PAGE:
Head Scout’s daily report
Reporting date: 06.05.2011
The scouts team while on patrol sighted a family of elephants running as if they were in danger. On a closer look they noticed three bull trailing them at a distance. Two of the bulls were much larger. The younger bull led the two other larger male in pursuit of the oestrus female. Onn noticing that the younger bull was a head the other two bull increased their paces out running the young bull. The two large bulls joined together then chased away him away. They ensured that he was kept at bay from the females.
Bull elephants spend much a lot of time fighting for dominance with each other. Only the most dominant males will be permitted to breed with cycling females. The less dominant ones must wait their turns. It is usually the older bulls, forty to fifty years old, that do most of the breeding. The dominance battles between males can look very fierce, but typically they inflict very little injury. Most of the bouts are in the form of aggressive displays and bluffs. Ordinarily, the smaller, younger, and less confident animal will back off before any real damage can be done. Moreover, during the breeding season, the battles can get extremely aggressive, and the occasional elephant is injured. During this season, known as musth, a bull will fight with almost any other male it encounters, and it will spend most of its time hovering around the female herds, trying to find a receptive mate.
View the table of sighted animals
Game Reports -
MBT - Conservancy Diary
Reporting date: 04.05.2011
Two days earlier, our scouts while on patrol noticed a huge lone bull elephant resting in one of the bushes in the conservancy. Earlier, they received reports from some young herders that the elephant had been seen resting in one of the wooded areas outside the conservancy for 7 days without leaving the area. When our scout got the message, they monitored its movement to ascertain whether it was ill or just resting. For 2 days the elephant did not leave the area where it was. Sensing that it might be ill, we notified the Kenya Wildlife service (KWS) and the Narok County Council (NCC) Wardens as well as the police who responded quickly by sending vets on the scene. Our scouts joined the KWS team and we tracked the elephant to assess any injuries before bringing him down for treatment. The bull kept us at bay by hiding in the bush. For over 2 hours we struggled to get it into an open area to enable us get closer for assessment. At some point the KWS ranger had to shoot in the air to prevent it from charging at us. We were almost giving up thinking that it would hide for the whole day when one of the memebrs of staff observed it from a distance as it came out of the bush into an open area away from where we were. He phoned us. We immediately swung into action, pursued it and caught up with it before it went into the bush. The vet quickly darted it and after 10 minutes it was overpowered by the tranquilizer. It fell and immediately the vets went to work, searching for wounds, picking pests like tick as specimens. It was found with wounds on the lower left leg and ear which was treated with antibiotics. Therebeing no major injury, it was "woken up" by an injection. In 2 minutes, he rose and walked away as if nothing had happened. The bull met its match, a doze that sent him tumbling down in the bush.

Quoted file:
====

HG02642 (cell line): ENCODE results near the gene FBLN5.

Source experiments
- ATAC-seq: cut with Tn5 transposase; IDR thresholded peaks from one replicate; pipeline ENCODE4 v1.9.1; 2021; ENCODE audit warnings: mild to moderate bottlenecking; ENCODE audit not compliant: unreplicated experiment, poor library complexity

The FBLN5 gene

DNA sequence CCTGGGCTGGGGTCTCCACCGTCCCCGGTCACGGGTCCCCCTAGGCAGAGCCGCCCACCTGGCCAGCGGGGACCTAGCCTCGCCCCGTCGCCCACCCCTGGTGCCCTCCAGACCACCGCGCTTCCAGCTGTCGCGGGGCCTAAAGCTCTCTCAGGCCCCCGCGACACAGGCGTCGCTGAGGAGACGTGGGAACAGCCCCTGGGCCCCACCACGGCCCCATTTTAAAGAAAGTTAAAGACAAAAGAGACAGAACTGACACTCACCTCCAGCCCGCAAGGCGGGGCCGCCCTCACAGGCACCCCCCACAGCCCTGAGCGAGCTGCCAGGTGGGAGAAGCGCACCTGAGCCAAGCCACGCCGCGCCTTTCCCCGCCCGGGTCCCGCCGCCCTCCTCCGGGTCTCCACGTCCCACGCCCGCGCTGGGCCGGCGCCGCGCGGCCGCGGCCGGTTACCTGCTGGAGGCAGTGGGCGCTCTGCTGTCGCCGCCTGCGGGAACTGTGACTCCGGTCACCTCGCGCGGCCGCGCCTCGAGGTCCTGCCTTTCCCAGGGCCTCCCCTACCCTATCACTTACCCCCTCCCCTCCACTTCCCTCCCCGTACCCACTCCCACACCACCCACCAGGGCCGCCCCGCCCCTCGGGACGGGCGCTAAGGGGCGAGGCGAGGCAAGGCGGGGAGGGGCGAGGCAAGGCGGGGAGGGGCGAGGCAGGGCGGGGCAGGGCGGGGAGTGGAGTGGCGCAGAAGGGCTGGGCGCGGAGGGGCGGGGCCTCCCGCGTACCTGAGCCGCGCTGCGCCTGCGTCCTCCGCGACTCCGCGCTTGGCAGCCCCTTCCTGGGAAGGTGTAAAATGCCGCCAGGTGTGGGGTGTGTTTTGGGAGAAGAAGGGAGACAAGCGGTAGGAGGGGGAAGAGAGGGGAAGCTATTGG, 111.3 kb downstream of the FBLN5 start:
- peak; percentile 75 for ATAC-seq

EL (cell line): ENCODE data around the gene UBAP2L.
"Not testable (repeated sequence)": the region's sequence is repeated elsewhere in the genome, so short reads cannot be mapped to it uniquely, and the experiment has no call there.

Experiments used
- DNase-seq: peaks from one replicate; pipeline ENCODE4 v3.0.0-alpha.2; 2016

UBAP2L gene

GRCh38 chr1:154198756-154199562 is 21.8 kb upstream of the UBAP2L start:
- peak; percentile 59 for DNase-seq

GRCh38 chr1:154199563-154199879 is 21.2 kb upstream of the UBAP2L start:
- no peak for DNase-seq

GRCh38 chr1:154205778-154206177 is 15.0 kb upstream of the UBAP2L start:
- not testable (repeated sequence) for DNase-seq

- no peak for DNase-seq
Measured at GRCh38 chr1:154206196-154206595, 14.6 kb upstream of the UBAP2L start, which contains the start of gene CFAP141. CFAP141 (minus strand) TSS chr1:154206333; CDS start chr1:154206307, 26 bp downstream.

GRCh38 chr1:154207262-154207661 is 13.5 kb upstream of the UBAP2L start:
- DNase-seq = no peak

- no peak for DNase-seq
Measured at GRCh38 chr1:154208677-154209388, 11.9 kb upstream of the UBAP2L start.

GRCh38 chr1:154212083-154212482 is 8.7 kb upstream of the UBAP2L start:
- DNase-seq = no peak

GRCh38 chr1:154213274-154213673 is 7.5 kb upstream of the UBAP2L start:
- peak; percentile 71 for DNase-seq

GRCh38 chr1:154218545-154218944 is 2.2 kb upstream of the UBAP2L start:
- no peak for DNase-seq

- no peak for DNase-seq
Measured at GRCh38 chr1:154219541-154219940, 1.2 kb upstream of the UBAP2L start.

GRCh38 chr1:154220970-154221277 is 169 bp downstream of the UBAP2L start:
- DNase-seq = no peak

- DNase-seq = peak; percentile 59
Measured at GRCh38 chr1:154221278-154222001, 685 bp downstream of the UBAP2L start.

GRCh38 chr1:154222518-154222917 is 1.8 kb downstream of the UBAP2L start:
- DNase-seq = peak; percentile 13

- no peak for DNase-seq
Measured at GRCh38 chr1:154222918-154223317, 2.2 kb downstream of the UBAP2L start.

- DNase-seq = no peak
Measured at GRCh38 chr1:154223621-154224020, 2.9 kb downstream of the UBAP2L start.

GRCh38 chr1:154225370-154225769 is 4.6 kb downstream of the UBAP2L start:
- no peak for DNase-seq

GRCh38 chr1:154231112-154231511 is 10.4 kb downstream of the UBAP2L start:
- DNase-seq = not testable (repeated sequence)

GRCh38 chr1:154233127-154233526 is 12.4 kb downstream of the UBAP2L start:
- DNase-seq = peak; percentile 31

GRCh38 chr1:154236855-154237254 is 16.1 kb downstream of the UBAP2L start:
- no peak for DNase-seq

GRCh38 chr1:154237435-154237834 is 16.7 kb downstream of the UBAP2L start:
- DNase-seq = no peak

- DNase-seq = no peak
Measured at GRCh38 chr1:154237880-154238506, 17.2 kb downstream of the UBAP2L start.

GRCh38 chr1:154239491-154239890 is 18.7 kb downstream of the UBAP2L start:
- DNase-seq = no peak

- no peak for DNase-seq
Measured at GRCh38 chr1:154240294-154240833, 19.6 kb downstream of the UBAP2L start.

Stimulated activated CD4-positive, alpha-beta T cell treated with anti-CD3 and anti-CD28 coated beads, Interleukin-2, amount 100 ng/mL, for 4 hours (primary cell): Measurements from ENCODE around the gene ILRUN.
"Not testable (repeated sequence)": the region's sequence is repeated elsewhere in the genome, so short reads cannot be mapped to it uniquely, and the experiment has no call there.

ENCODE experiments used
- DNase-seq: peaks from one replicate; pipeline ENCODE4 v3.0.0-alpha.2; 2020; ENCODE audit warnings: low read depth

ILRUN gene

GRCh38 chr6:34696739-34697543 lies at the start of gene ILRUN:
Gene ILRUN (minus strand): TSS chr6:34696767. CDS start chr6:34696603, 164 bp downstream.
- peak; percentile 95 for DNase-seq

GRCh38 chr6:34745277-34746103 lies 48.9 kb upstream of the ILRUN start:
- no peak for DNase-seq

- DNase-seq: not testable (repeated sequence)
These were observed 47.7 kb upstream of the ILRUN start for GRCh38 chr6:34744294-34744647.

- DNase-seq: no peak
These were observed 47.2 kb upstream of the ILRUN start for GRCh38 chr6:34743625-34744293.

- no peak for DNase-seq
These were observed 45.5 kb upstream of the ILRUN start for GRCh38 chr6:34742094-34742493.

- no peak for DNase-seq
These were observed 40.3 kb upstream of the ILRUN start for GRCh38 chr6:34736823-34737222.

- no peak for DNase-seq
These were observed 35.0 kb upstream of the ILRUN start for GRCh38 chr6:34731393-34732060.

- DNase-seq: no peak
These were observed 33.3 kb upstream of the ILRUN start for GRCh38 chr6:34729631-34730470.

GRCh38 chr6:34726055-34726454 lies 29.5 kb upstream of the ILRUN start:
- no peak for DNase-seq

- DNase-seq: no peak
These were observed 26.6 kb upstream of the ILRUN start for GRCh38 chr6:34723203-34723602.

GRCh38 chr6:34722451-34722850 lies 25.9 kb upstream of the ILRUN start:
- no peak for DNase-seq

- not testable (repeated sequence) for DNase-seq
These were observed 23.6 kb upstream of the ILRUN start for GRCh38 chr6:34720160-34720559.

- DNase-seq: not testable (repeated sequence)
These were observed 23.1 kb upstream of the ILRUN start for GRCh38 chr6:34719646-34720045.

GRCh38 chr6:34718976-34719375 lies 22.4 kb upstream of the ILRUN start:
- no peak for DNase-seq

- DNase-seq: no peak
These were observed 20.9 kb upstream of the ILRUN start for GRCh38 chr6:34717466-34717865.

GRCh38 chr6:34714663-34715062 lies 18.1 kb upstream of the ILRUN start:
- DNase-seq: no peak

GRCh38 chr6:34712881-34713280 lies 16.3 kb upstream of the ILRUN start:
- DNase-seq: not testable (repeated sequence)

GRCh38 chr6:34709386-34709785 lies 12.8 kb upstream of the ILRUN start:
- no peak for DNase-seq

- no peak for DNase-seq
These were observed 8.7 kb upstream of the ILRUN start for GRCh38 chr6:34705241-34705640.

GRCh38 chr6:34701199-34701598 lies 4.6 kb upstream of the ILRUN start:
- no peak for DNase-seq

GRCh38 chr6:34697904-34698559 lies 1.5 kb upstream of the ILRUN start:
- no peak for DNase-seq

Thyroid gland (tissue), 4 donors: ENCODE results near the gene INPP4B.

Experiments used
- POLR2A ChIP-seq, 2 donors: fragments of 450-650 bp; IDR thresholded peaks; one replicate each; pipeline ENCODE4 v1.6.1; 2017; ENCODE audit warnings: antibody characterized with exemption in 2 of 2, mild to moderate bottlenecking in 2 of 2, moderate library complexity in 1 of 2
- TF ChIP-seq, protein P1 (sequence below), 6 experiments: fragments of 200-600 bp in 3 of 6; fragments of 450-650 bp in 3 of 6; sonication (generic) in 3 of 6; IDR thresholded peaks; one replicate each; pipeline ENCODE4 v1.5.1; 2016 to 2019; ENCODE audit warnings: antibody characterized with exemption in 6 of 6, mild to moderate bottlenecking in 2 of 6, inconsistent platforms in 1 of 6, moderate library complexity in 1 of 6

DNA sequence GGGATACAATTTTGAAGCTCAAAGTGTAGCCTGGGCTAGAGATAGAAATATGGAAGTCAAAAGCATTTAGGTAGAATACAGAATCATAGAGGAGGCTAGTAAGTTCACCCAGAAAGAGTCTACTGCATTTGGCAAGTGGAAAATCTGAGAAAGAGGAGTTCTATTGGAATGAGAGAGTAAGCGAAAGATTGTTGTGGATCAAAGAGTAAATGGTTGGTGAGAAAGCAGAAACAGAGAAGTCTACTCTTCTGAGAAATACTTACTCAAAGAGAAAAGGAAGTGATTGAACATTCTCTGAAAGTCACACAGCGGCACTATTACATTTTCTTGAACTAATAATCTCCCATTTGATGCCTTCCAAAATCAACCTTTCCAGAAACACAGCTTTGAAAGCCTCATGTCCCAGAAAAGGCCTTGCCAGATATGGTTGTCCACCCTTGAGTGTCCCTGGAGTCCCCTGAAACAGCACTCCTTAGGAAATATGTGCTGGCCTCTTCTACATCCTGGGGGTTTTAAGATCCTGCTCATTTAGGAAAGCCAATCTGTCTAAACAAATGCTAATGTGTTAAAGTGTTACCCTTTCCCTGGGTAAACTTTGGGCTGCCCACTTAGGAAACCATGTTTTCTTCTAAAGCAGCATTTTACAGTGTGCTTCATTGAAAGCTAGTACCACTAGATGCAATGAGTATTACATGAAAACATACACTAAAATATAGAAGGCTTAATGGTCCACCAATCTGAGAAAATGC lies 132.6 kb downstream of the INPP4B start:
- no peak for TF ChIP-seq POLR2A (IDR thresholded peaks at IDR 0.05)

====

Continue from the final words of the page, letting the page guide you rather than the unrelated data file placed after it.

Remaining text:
Reporting date: 25.04.2011
Although it has been raining heavily in many other parts of the Masai Mara game reserve, the areas bordering the reserve to the east are very dry due to lack of rain. The situation is the same in our conservancy. The few water points and pools are almost dead dry forcing the animals to share the remaining pools. Moreover, it was interesting watching the parchyderms making good use of such pools in the conservancy. The conservancy game scouts sighted a herd of 14 elepants having a mud bath at one of the pools. Owing to the dry weather and heat of the day, no one could blame the elephants for using their spare time to cool off and have fun as well.
Reporting date: 08.04.2011